# Second Differential

1. Aug 25, 2010

### Jenkz

1. The problem statement, all variables and given/known data

y(x) = exp (-($$\sqrt{ms}/2t$$) x$$^{2}$$)

Find the y"(x)

3. The attempt at a solution

y'(x) = (-($$\sqrt{ms}/2t$$) 2x) exp (-($$\sqrt{ms}/2t$$) x$$^{2}$$)

y"(x) = (-($$\sqrt{ms}/t$$)) exp (-($$\sqrt{ms}/2t$$) x$$^{2}$$) + (($$ms/4t^{2}$$)4x$$^{2}$$) exp (-($$\sqrt{ms}/2t$$) x$$^{2}$$)

This is correct? Sorry if it looks a bit messy... Thanks.

Last edited: Aug 25, 2010
2. Aug 25, 2010

### theJorge551

Could you please try to clean up the equation of the problem a little bit? Just for clarification.

3. Aug 25, 2010

### Jenkz

I hope that makes it easier.

4. Aug 25, 2010

### epenguin

I can't see any that yet.

I think Jorge's point is, contrary to what many students imagine, there is no virtue in complicated-looking expressions, in carrying through all unnecessary complication in a problem until, maybe at the end, it matters. You have, if y'(x) means dy/dx, a function of ( x2 multiplied by a constant). You don't need to know how the constant is made up of this, that and the other when you differentiate. So just call it a. Or you can call it -a. Then you can see what you are doing easier and make fewer mistakes.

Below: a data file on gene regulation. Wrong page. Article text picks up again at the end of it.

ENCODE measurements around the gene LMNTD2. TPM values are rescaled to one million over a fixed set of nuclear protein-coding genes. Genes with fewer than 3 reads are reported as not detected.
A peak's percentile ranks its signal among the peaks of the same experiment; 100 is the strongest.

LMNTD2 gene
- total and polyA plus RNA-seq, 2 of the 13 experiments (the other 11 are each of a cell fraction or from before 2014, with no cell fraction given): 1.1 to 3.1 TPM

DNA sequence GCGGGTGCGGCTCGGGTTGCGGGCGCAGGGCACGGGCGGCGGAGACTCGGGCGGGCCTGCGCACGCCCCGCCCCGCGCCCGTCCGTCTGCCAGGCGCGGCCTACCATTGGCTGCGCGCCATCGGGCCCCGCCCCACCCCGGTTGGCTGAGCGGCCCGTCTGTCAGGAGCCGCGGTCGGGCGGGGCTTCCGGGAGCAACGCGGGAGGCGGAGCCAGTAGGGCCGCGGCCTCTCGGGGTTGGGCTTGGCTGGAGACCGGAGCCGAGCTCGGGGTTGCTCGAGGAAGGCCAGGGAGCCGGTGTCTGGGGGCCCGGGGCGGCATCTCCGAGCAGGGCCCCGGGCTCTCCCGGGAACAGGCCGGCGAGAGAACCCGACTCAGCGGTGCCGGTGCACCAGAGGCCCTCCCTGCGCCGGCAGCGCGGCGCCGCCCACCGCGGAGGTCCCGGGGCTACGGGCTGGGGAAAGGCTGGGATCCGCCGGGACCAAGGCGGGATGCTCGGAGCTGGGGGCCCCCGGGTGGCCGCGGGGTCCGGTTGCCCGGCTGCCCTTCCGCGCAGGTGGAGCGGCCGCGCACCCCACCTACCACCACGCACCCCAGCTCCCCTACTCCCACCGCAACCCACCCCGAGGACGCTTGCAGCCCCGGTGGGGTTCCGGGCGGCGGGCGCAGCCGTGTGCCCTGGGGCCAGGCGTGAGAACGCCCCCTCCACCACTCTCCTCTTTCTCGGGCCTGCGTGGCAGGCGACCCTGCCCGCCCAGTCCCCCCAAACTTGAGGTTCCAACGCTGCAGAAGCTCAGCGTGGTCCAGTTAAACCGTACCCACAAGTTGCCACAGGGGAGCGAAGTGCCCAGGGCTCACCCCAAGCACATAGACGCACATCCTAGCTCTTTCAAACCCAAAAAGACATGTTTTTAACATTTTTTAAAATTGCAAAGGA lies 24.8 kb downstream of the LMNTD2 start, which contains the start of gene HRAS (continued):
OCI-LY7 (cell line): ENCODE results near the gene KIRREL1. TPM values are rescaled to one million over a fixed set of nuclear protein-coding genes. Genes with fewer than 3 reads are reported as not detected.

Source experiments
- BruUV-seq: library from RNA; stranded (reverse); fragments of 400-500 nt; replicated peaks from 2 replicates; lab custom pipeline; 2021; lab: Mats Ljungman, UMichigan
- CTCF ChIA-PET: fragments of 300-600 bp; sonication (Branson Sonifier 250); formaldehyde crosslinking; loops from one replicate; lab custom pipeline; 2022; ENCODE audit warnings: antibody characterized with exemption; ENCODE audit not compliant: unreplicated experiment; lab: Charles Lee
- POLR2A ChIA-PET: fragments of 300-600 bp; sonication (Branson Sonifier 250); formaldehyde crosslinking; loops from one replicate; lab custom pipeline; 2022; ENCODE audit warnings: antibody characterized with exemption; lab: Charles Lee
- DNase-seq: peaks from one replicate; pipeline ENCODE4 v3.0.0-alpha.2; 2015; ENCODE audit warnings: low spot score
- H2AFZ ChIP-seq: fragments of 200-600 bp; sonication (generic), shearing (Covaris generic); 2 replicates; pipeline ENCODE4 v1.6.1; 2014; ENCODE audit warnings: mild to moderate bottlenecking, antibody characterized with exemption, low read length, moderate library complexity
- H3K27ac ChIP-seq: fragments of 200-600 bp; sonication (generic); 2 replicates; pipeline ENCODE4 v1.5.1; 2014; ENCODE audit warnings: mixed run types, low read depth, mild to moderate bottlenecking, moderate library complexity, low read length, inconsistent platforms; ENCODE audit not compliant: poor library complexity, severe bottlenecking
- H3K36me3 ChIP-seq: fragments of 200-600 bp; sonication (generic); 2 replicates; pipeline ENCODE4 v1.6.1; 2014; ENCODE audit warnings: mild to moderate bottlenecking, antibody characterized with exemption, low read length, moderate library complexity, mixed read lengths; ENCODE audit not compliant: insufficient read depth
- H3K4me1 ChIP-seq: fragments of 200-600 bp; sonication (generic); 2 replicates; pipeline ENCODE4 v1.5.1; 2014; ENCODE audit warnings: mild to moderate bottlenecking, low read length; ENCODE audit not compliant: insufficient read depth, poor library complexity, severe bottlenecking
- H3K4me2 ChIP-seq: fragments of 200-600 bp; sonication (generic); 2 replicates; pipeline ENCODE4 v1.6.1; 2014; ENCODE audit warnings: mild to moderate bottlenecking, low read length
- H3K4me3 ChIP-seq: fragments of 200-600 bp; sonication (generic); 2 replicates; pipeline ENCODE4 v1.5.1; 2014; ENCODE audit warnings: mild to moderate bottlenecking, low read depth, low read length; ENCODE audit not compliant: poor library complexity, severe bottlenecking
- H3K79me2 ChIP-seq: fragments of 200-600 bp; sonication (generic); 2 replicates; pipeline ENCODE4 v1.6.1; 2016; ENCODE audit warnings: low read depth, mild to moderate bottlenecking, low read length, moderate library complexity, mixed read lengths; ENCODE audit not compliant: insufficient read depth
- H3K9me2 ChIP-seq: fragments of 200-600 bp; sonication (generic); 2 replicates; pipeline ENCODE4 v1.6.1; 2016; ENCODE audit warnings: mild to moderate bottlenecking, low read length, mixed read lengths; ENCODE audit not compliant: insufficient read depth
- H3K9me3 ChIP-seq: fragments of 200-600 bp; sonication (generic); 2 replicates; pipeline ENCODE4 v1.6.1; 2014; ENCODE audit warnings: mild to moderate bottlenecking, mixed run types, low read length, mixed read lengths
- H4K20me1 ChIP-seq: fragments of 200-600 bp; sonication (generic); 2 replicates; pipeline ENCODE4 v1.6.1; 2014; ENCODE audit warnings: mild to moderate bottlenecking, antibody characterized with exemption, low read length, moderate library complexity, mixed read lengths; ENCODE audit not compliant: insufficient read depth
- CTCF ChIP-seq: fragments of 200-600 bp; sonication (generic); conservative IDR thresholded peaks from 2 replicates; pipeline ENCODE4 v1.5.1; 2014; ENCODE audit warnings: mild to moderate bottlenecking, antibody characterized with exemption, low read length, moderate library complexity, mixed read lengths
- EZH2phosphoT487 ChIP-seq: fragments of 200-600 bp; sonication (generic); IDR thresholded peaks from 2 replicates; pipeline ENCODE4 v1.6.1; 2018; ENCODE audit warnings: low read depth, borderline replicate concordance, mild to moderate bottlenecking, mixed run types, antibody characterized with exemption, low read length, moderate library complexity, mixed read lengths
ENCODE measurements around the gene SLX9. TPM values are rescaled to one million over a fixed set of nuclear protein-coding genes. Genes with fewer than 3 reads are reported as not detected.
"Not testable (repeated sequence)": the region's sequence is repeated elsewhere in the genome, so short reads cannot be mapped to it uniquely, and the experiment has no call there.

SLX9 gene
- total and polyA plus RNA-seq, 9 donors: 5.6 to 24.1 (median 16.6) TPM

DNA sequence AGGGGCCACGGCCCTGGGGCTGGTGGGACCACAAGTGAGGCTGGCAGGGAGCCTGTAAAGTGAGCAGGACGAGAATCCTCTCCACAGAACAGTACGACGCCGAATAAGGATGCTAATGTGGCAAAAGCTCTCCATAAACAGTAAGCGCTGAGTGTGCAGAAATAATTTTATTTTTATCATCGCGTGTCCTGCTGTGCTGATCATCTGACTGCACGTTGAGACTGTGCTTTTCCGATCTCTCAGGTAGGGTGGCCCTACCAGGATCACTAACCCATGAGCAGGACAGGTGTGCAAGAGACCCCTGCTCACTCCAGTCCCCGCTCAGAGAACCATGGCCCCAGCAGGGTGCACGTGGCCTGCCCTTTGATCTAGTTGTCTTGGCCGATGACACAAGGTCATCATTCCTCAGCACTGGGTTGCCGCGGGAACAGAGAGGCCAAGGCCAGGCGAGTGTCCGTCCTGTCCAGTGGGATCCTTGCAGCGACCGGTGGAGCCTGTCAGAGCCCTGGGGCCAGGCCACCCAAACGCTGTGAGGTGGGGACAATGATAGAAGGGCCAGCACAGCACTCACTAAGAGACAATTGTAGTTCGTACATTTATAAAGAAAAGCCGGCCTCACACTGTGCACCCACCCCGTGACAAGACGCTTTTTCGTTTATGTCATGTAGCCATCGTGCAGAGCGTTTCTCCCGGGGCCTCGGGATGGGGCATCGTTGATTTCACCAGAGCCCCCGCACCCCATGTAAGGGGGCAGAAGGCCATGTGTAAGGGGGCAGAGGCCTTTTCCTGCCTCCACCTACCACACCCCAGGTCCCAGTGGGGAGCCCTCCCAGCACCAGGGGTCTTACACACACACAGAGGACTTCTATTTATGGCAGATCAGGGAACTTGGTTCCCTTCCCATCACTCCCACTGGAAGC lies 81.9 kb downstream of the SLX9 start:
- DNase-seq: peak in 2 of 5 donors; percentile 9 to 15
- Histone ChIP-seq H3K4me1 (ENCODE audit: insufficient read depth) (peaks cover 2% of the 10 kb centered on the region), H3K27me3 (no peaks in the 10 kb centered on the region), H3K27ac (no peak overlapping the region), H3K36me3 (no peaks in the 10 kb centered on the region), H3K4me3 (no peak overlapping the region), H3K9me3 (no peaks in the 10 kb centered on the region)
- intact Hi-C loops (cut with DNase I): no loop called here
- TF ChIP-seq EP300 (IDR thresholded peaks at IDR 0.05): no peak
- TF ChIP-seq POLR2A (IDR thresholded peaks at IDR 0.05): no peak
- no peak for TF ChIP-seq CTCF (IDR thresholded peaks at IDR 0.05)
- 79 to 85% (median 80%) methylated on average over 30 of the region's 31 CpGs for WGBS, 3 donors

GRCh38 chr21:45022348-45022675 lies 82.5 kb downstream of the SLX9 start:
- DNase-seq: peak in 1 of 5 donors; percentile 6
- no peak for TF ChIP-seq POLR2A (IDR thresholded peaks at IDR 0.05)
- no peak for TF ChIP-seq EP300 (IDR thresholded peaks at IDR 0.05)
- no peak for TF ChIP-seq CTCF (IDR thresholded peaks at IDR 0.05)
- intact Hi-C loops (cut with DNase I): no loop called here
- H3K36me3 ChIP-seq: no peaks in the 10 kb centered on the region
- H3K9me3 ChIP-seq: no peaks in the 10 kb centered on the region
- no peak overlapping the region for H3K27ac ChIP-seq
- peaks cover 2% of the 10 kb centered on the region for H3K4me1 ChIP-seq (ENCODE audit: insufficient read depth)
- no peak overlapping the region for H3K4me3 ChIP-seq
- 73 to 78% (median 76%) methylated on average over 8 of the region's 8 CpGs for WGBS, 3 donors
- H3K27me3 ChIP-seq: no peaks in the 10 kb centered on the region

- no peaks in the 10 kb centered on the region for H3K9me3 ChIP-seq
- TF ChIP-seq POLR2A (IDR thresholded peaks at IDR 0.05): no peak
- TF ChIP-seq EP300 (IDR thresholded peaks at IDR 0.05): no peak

As you go through phys and math you will see all the time where where where. I.e. w = some function of, say, [au + sin2(bv)] where a and b each = some other jumble of constants stuff (sometimes quite complicated stuff, like 'where a is the solution of this horrible equation' - something you could never carry through with everything explicit all the time). At the end of a calculation you might need to unravel or put back what is in the a and b to see how, e.g. a physical behaviour depends on the parameters inside them.

Last edited: Aug 25, 2010
5. Aug 25, 2010

### Staff: Mentor

Excellent point. After all, $$\sqrt{ms}/2t$$ is just a constant as far as differentiation with respect to x is concerned.

BTW, you (the OP) are trying to find the second derivative, not the second differential. Also, this is hardly a precalculus problem.

6. Aug 26, 2010